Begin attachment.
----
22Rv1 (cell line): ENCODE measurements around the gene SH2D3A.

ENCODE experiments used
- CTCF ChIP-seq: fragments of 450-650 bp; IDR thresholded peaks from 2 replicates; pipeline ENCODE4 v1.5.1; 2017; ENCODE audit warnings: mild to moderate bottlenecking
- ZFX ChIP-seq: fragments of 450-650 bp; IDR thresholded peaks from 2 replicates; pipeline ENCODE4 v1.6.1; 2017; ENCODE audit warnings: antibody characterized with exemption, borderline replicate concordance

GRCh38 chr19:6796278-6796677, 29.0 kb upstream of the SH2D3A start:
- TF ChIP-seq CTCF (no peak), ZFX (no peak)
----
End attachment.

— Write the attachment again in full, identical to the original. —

22Rv1 (cell line): ENCODE measurements around the gene SH2D3A.

ENCODE experiments used
- CTCF ChIP-seq: fragments of 450-650 bp; IDR thresholded peaks from 2 replicates; pipeline ENCODE4 v1.5.1; 2017; ENCODE audit warnings: mild to moderate bottlenecking
- ZFX ChIP-seq: fragments of 450-650 bp; IDR thresholded peaks from 2 replicates; pipeline ENCODE4 v1.6.1; 2017; ENCODE audit warnings: antibody characterized with exemption, borderline replicate concordance

GRCh38 chr19:6796278-6796677, 29.0 kb upstream of the SH2D3A start:
- TF ChIP-seq CTCF (no peak), ZFX (no peak)